The new district attorney for the Midcoast took the oath of office during a ceremony at The Samoset Resort in Rockport on New Year’s Day.
Dozens of people attended the ceremony. In addition to District Attorney Natasha Irving, re-elected Lincoln County Sheriff Todd Brackett and Assistant District Attorney Christopher Fernald took their oaths of office.
Irving now serves as district attorney in Prosecutorial District 6: Knox, Lincoln, Sagadahoc, and Waldo counties.
Kennebec County Probate Judge Elizabeth “Libby” Mitchell administered the oaths.
“What an extraordinary way to start 2019,” Mitchell said.
Brackett, D-Nobleboro, was sworn in first, followed by Fernald. Fernald was accompanied to the front of the room by his significant other, Kelley Mellenthin.
Irving, D-Waldoboro, was sworn in last, after a speech by her campaign manager, Melissa Sterry.
Sterry said she is proud of Irving, the first woman and the first Democrat elected to the District 6 position since it was established in 1972.
“Natasha Irving is the best candidate I ever had,” she said. “It was a long, hard campaign.”
Sterry said Irving is only the fourth female district attorney in the state and the first person since 1972 to unseat an incumbent district attorney.
Irving takes over the position from Jonathan Liberman, R-West Bath, who was appointed to the position by Gov. Paul LePage in 2017. Irving was elected Nov. 6.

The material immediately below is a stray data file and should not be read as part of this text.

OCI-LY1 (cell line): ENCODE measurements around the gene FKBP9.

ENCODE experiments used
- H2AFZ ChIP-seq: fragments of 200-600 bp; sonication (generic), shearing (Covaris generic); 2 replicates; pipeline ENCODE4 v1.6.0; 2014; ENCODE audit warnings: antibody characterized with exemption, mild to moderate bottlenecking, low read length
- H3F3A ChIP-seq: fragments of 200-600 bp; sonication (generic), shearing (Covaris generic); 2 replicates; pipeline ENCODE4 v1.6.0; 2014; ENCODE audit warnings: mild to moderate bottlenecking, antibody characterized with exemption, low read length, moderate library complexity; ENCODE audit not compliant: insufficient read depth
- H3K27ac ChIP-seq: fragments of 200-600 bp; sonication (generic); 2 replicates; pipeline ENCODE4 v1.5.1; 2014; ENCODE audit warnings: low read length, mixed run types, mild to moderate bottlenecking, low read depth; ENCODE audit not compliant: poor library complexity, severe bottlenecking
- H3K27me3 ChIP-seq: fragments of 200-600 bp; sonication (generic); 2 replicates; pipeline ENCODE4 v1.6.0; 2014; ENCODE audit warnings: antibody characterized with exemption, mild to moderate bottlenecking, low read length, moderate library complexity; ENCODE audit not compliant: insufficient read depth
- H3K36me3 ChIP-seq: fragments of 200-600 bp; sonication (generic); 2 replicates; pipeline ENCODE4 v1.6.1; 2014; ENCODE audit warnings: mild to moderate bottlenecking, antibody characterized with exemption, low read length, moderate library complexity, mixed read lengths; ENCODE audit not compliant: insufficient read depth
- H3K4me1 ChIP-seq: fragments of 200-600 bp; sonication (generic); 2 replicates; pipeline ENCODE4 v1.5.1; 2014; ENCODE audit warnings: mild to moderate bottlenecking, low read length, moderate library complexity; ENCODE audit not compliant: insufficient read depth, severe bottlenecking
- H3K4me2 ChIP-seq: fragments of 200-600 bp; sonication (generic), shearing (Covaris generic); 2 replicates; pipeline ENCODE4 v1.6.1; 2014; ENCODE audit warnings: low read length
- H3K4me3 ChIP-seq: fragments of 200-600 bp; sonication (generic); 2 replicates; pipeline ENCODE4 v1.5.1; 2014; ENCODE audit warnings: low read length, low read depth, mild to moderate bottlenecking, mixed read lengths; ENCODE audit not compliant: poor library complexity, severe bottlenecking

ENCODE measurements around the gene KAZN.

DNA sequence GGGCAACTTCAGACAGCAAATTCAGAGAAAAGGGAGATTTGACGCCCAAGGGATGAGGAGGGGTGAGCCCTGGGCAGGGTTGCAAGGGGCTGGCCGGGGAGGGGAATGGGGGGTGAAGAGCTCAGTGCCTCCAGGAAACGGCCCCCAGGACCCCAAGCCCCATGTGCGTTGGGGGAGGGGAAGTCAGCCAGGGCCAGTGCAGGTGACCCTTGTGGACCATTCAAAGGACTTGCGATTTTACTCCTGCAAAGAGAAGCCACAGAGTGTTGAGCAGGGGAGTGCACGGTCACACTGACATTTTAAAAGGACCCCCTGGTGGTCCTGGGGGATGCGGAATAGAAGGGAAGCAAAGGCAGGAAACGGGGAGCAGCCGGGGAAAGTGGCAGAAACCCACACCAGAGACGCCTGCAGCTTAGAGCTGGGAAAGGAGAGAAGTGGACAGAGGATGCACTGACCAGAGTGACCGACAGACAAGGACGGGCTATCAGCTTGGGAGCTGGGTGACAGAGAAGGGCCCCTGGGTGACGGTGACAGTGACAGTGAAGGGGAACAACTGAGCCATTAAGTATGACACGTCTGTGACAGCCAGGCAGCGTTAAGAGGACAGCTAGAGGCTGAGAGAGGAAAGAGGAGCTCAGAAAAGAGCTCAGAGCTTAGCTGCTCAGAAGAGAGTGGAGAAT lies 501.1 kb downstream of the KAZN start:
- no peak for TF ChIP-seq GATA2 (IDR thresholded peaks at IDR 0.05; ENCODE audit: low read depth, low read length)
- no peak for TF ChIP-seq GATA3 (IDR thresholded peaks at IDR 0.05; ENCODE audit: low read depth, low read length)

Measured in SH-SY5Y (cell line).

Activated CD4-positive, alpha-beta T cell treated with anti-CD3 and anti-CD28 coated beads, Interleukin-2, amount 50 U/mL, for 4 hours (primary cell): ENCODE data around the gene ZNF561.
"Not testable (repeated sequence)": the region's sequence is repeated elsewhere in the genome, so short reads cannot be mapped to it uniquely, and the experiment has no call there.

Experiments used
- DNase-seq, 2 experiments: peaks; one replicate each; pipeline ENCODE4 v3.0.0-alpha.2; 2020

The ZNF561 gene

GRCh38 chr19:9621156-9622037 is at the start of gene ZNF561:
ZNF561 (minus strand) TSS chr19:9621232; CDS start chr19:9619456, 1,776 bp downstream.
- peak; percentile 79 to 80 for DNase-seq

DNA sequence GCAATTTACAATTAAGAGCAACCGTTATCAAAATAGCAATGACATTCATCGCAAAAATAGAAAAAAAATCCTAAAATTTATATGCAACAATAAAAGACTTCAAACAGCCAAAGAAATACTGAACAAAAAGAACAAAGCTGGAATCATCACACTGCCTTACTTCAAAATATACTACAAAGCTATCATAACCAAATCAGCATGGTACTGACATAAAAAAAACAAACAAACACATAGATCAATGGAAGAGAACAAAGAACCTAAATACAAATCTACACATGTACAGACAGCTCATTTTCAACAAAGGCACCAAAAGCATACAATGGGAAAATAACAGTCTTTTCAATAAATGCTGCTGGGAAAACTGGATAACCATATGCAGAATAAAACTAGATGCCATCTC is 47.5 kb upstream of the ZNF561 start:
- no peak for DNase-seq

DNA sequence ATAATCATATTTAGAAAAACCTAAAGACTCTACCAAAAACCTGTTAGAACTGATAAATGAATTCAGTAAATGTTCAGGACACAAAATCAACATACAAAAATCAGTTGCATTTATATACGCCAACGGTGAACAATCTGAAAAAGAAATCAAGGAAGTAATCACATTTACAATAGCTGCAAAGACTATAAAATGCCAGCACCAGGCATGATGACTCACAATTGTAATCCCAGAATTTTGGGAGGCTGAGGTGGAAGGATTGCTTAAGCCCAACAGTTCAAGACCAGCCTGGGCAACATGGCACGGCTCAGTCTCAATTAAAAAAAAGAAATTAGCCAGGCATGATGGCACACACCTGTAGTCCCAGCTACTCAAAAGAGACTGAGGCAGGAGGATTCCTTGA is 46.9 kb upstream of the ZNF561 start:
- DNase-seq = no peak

“Now we’re ready to do the honors for this beautiful young woman, who is going to do such a great job as the next district attorney,” Mitchell said before administering the oath.
During her campaign, Irving advocated for community-based restorative justice as a way to hold offenders accountable and help victims and the community heal.
Irving said the occasion was perhaps the most important day of her life, other than the day her 4-year-old daughter was born.
Irving then thanked her supporters, the people who volunteered or worked on her campaign, and her family.
“I couldn’t have been the person I am today, nor would I have been able to run the race we had, without a family that supported me every day,” she said.
She then thanked her campaign manager.
“She believed in me, she told me what to do, and I did it. And that’s why we won,” she said.
Irving grew up in Waldoboro and still lives in the town with her partner, daughter, and stepdaughter. She is a graduate of Loyola University in New Orleans and the University of Maine School of Law.
A defense attorney at the time of her election, she opened a law office in Waldoboro in 2014.
“It’s because of the voters, it’s because of the passion of all the people here in Maine and the Midcoast, and the United States, that we’re going to have a better future,” Irving said.
She likened history to a moving train.
“You can’t be neutral on a moving train,” she said. “As district attorney, I cannot be neutral in the face of mass incarceration. I cannot be neutral in the face of prosecution of the sick for being sick or the poor for being poor. I cannot be neutral amidst a culture of sexual violence.”
“We have to take a stance, and today is the day that we take action,” Irving said. “I am honored, I am truly humbled, and I am ready to use these four years to bring about a new era in criminal justice. So thank you all for riding this train with me.”